The growing notion among big advertising agencies and brand marketers is that, as search engines find answers instantly, there's no real need to enter a domain name in the browser and, therefore, domain names are far less important.
They're absolutely right. Why would you type www.rolex.com
when you can simply enter "Rolex" and be there before you blink?
But where they are seriously wrong is that, when you enter anything like "Interlink", "Pronet", "National Trust", "Premier Traders" or "United Manufacturing", uncontrollable citations will gush out from every corners of the world.Lack of understanding
This debate originates from a lack of understanding of corporate nomenclature; usability of a name in relation to 'precise-search-ability' vs 'open-search-ability.'
Often corporations mistakenly believe that their name is the only 'one powerful name identity'.
An example: the United Manufacturing & Distribution Chicago Limited is convinced that it is 'United Manufacturing' while customers refer to them as UMDC to avoid a long descriptive name. Often it is called UMDC Chicago to differentiate itself from other city locations in Atlanta, Kansas and Baltimore; its domain is www.unitedmfgdistributionchicago.com
, as 'united manufacturing' was already gone; and its stock symbol is UMAND.
Now try to find the company on e-commerce, as every name combination buries it in thousands of citations...Common scenario
Across the world among the established business communities, such clusters of multiple names are a common scenario. None of these names show up on the top of a search page. After all, a very miniscule number of businesses in the world have a single, globally workable, distinct name identity.
If businesses around the world are already spending US$400 billion annually to keep their name identities afloat, why are the largest majority of names still lost in the fathoms?
Google's algorithms and AdWords
trawl at the bottom but good names pop up and work well with ad words and other pay per click (PPC) models. The rest stay at the bottom.Three types of searching
Let's examine the three types of searching:
- First, someone enters "footwear". Thousands of citations pop up nicely stacked to choose from in this type of search; advanced knowledge of a domain name is not required.
- Second, someone enters a specific name of a footwear brand, such as, "Moda Shoes", "Quality footwear", "Footsie", "Star" or "Babe"'. Thousands of citations pop up and further sub searches may eventually provide that sought-after answer.
- Lastly, one enters Nike, Reebok, Adidas or Bata and the right site pops up instantly.
There is nothing wrong in any of the above search procedures - they all work - but the last one is the most desirable from the marketing and image expansion point of view.
Saving splits of seconds so that the potential customers do not get distracted by hundreds of other options are the hidden secrets of cyber name identity domination.Bigger question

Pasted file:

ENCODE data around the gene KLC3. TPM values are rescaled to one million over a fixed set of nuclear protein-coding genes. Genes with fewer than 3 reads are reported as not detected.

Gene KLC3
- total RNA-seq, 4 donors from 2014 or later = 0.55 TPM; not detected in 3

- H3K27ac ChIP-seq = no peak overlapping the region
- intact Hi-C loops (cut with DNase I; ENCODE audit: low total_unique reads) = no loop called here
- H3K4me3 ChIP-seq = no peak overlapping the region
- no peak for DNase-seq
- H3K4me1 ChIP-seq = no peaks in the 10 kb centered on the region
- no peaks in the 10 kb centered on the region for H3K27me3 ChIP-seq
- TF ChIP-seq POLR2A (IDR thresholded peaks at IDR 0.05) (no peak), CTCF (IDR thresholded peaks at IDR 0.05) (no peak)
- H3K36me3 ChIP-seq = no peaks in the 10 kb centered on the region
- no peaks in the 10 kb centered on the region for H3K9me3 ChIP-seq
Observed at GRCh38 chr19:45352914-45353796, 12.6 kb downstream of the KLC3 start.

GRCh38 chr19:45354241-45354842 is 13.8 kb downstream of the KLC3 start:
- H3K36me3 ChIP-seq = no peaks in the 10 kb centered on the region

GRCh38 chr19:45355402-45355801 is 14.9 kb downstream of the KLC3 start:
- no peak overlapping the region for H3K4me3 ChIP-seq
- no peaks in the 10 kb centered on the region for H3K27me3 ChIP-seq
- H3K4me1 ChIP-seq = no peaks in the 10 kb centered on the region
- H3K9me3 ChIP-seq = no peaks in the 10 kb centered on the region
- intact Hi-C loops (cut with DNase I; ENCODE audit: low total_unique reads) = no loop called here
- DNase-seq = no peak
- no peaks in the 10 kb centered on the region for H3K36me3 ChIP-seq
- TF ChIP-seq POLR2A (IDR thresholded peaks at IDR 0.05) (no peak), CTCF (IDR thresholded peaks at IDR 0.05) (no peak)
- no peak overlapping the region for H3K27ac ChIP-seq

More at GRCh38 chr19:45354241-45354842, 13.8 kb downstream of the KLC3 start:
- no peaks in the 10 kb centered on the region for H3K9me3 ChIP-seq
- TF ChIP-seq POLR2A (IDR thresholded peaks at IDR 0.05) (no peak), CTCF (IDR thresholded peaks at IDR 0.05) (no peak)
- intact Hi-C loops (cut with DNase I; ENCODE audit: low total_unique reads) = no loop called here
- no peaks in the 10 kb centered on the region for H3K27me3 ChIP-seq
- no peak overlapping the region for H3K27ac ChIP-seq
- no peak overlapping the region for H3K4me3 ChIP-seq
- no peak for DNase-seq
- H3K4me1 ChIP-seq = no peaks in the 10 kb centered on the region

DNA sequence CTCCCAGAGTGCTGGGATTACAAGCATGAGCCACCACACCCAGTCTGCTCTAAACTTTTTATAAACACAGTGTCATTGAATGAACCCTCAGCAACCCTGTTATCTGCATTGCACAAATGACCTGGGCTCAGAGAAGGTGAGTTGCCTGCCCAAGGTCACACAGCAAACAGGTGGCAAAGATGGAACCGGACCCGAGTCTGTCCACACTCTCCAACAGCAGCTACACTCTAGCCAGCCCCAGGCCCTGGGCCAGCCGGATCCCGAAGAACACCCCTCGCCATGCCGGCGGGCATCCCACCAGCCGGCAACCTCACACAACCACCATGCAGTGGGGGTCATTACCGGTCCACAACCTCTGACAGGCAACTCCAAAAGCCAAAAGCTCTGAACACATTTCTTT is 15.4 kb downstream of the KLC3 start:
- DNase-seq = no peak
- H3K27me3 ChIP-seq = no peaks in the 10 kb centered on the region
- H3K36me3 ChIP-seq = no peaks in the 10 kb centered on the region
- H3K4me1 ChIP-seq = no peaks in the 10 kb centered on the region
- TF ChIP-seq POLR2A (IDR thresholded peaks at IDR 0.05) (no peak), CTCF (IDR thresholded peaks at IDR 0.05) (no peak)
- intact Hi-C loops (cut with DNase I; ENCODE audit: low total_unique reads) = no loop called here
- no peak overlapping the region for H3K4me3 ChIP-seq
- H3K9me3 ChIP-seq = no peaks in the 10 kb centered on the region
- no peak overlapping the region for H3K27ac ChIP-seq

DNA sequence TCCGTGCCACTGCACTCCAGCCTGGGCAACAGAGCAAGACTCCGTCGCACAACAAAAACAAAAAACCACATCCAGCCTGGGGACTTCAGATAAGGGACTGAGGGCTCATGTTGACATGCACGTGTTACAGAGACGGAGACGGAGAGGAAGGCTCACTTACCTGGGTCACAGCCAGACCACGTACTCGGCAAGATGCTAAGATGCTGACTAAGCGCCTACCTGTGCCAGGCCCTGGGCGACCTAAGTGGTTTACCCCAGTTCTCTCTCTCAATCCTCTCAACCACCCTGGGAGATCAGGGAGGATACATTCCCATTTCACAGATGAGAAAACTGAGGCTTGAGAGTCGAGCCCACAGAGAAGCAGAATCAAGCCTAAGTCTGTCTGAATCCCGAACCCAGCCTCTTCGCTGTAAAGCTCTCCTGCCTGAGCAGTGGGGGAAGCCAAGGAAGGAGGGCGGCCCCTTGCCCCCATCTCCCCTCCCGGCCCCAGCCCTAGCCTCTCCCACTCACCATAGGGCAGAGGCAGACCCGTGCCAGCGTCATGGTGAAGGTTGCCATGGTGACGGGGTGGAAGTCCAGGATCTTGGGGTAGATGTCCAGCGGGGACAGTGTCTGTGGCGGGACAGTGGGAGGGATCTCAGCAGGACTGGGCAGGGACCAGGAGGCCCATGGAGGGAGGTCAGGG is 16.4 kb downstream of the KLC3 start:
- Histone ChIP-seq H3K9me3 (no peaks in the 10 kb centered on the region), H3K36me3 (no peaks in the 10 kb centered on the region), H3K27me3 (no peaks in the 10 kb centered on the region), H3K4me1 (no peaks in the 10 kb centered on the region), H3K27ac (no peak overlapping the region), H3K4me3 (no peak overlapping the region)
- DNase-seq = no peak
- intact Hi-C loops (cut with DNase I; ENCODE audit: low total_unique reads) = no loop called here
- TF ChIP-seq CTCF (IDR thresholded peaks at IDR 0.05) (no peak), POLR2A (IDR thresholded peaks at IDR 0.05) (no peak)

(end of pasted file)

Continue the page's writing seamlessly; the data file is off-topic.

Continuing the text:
The bigger question is: why is this obvious hindrance to sales not corrected immediately? Who are the real beneficiaries of these lingering name disfunctionalities?
Now back to the argument. The owners with confusing and diluted origins resort to being discovered by random guesswork searching and prefer a search-engine approach. This group often finds refuge under scrambled search engine optimisation (SEO) options and prayers for direct hits. This group always wants to justify that Google is a better way to randomly check then to type a specific URL in the browser. Without search engines and SEO, they would be literally doomed.
The facts remain that, despite such heavy costs of customer acquisition, dysfunctional names still constitute the largest majority.ICANN's new gTLD
ICANN's new gTLD
programme of global cyber name identities is neither for diluted, conflicting or dysfunctional names, nor for names that are not worthy of such expensive and exclusively undertakings.
However, the spotlight has shifted to 'naming' and hard-core corporate nomenclature issues. In response, a White Paper entitled "The World's Largest Branding Revolution Starts January 2012". A free downloadable PDF version is available at www.aarm.org/monster-marketing-trends-2012.html
The big question of today? At the end of any major branding, if there isn't a distinctively exclusive and memorable name capable of withstanding global scrutiny, why haven't such branding projects been erased yet? Is there any link between continuous higher burn rates on duplicated and generic-type name brands which never make it to the top?Like a full-blown colourful magazine
No matter what, Google Search results, very soon, will appear like a full-blown colourful magazine - the end user's richer experience will tickle the fancy, with accompanying picturesque designs, photography, videos blended with textual columns and collages of social media to mesmerize and monitor all responses. A kind of cyber-immersion into 'GoogleMatrix', where a new world of highly affordable, measurable 'selective pay-per-click advertising' will emerge.
These digitally intertwined, globally scalable and overhead-expenditure-free services will create further shock waves to current marketing and branding models.
In conclusion, using the search engine as nets, rightfully, work wonders; like huge drift nets and bottom trawlers, they overflow the decks. But when you are looking for a special guppy fish distinctively called "Nemo", the game gets sophisticated for all parties; the search engines, the searchers and the 'searchees'.
Google Search will not replace domain names but the search results will become clear indicators of shining stars and lost souls creating a wider divide among winners and losers of the name identity game.